Diversity Tour Information: The 36,647-acre Brendan T. Byrne State Forest is located in the heart of New Jersey's Pinelands. It is named after the former governor and was the site of a thriving glass Pinelands industry between 1851 and 1867. Abundant sand and locally produced charcoal made the manufacture of high quality window glass possible. However, once the timber supply for charcoal making was exhausted, the factory was abandoned and the site of the glassworks was reclaimed by the forest. Over a century ago, cranberry cultivation was also introduced to the area.

The cranberry is one of only two native American fruits grown in wetlands. The other is the blueberry. The Lenape (Delaware) tribe first harvested the cranberries in New Jersey. These Native Americans used the wild red berry for food, medicine and as a symbol of peace. Cranberry growth and survival depends on a fragile combination of wetlands soils, geology, and climate. Cranberries are cultivated in a mixture of sand and peat, and grow on a low-running vine. It is a perennial crop. Once planted, vines are not replanted each year, but continue producing. It is not unusual to find a 75 to 100-year-old- bog in production. Growers flood their bogs to harvest the berries. Flooding causes the vines to rise, so a harvester can move over the water and loosen the fruit from the vines. The brilliant red floating berries resemble a plush red carpet.

Cranberry wetlands can serve to recharge and filter groundwater, control floods and retain storm water. They also provide diverse habitats for a variety of birds and animals, including the bald eagle, the great blue heron, osprey and wild turkey, and plants such as the pine barrens bellwort and the pitcher plant. Without careful management, cranberry farming has the potential to pose a significant threat to Pinelands wetland ecosystems. Today, abandoned bogs are regenerating and becoming more habitable for wildlife.

Examples of upland and wetland vegetation abound within the forest. Dense stands of Atlantic white cedar, one of the region's most characteristics trees, are found along the forest's streams. This species reaches its northern limit of commercial importance in the Pinelands. Its light- weight, durable wood makes it ideal for boat building and the production of shingles, fence posts, stakes, and rustic furniture. These woods are a favorite nesting place for redheaded woodpeckers. They are also home to pine, corn, and scarlet snakes as well as a variety of plants including orchids, sundews, pitcher plants, pyxie moss, and sand myrtle.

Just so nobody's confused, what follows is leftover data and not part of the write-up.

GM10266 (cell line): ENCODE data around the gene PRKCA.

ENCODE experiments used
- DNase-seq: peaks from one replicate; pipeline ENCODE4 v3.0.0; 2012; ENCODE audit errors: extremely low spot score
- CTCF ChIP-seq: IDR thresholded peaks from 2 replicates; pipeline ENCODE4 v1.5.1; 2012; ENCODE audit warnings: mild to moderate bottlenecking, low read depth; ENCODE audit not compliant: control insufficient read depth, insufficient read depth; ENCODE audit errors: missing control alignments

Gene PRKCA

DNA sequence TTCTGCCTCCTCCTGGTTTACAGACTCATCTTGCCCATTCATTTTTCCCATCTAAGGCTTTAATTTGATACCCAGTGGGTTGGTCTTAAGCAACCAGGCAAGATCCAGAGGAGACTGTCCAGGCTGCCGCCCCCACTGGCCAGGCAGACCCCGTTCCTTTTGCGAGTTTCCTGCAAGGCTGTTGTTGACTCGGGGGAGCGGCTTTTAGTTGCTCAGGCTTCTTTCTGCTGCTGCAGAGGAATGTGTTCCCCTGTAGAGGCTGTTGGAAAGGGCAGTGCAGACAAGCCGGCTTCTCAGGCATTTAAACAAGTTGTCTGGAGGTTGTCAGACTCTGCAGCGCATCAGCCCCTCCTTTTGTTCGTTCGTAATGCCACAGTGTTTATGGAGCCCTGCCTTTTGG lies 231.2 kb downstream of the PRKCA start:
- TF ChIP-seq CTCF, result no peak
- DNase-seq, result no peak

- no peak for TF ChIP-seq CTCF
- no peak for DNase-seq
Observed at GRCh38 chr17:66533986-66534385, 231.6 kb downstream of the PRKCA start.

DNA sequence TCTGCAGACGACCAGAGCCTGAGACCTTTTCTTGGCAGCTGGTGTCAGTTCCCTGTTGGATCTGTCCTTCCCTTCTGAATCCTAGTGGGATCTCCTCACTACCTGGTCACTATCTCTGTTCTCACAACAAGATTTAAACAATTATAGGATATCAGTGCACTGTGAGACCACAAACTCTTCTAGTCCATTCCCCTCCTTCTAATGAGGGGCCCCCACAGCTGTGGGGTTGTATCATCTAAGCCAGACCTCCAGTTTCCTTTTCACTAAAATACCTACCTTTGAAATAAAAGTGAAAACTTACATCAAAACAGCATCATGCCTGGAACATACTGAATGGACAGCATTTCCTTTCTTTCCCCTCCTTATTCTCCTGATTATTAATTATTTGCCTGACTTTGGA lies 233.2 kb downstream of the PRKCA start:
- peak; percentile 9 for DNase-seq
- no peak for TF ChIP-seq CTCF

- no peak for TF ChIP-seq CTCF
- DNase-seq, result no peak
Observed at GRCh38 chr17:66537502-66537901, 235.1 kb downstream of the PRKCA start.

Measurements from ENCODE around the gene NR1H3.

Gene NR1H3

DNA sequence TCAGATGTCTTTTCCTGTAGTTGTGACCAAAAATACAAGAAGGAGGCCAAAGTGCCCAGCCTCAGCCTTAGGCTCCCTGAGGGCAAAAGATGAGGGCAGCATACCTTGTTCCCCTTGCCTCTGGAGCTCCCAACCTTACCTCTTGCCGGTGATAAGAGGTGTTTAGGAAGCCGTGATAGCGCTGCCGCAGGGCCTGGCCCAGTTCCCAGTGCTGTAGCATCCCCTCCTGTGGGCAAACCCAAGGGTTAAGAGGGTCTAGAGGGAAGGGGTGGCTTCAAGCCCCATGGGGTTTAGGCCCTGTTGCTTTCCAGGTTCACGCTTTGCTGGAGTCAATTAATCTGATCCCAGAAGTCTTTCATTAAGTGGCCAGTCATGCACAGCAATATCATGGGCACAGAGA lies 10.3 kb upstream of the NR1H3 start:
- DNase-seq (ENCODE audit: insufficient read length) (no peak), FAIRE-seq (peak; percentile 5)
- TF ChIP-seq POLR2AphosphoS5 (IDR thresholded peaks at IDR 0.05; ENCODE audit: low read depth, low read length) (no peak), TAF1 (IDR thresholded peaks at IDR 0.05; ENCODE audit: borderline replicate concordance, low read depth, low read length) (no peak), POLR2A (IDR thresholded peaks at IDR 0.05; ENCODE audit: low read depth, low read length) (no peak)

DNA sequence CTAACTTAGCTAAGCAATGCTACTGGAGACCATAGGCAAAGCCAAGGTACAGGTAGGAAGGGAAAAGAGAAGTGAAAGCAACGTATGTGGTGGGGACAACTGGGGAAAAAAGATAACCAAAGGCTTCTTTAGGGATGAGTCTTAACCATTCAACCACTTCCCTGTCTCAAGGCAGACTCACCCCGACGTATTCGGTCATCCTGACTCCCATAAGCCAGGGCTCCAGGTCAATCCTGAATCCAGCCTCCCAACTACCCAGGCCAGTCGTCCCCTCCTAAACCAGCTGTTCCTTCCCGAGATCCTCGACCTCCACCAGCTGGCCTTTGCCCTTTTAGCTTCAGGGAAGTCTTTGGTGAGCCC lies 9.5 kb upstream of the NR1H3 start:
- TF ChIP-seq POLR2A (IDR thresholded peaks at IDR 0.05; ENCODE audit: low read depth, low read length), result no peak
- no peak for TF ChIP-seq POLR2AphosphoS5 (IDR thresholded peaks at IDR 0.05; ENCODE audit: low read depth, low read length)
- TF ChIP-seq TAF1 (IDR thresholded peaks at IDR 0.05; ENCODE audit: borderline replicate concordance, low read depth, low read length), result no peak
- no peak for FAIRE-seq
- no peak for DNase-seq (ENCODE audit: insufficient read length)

Whitesbog Village is a turn-of-the-century agricultural settlement, built by the J.J. White Company as the center of its cranberry and blueberry farming operation. Tales of Whitesbog's history reveal an interesting and colorful picture of pine barrens agriculture. The village and the surrounding three thousand acre tract of land are an important historic and natural resource of New Jersey. In the late 1960s the state purchased Whitesbog as part of the former Lebanon State Forest. Several of the buildings are leased as private residences, while others house environmental and educational groups. The J. J. White company leases many of the old cranberry bogs and blueberry fields where harvesting still occurs.

Spring peepers and pine warblers arrive in March. Eastern bluebirds, rufous-sided towhees, tree swallows, and whip-poor-wills are common nesters. With some patience, you might see little and big brown bats, white-tailed deer, red and gray foxes, and red squirrels. Listen and look in the wet, lowland areas for Pine Barrens treefrogs, carpenter frogs, northern water snakes, painted turtles, and enormous red-bellied turtles. No where else in New Jersey can you observe tundra swans at such close range than at Whitesbog Village. View these magnificent swans from your car by following any of the old bog roads leading out of the village. The swans at Whitesbog prefer the abandoned flooded cranberry bogs. In March, over 500 swans can be seen. These magnificent white birds have a 6-7 foot wing span and their mellow and high pitched voices can be heard long before the ribbon-like flock can be seen. Each year around November, the swans begin to arrive at Whitesbog. Their peak abundance periods are mid-December and mid-February through March. The tundra swans that visit the pine barrens during the winter particularly enjoy eating the tubers of a plant called red root. Red root is a weed that competes with the cranberry vines for nutrients.

The Whitesbog Preservation Trust, a non-profit group of concerned citizens, seeks to preserve the village of Whitesbog and surrounding ecosystems. The trust is working to promote Whitesbog's unique heritage and to provide opportunities for public education, interpretation, and recreation. The Whitesbog Preservation Trust publishes a self-guided nature trail description and a schedule of guided nature tours and special programs. An annual Blueberry Festival is held in Whitesbog Village each July.

BE CAREFUL DRIVING ON SAND ROADS. NO TRESPASSING ON ACTIVE CRANBERRY BOGS. Brendan T. Byrne State Forest is open for hunting during prescribed seasons.

Directions: Whitesbog Village: from the junction of New Jersey 70 and County Route 530, take CR 530 west towards Browns Mills for 1.2 miles. Turn right into the entrance to Whitesbog Village and continue 0.5 miles to parking area.
Brendan T. Byrne State Forest Visitors Center: take Route 72 east at the Four Mile Circle. Turn left at mile marker #1. Take the first right and the center will be on your left.

Ownership: NJDEP, Division of Parks and Forestry, (Brendan T. Byrne State Forest) - 609-726-1191; Whitesbog Preservation Trust -609-893-4646